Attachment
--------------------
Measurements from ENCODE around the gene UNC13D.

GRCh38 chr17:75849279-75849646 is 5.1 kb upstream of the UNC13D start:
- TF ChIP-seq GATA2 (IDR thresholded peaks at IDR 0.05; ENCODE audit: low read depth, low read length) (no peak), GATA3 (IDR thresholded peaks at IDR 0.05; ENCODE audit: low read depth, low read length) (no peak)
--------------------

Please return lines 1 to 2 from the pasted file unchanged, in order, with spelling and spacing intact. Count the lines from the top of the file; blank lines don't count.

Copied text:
Measurements from ENCODE around the gene UNC13D.

GRCh38 chr17:75849279-75849646 is 5.1 kb upstream of the UNC13D start: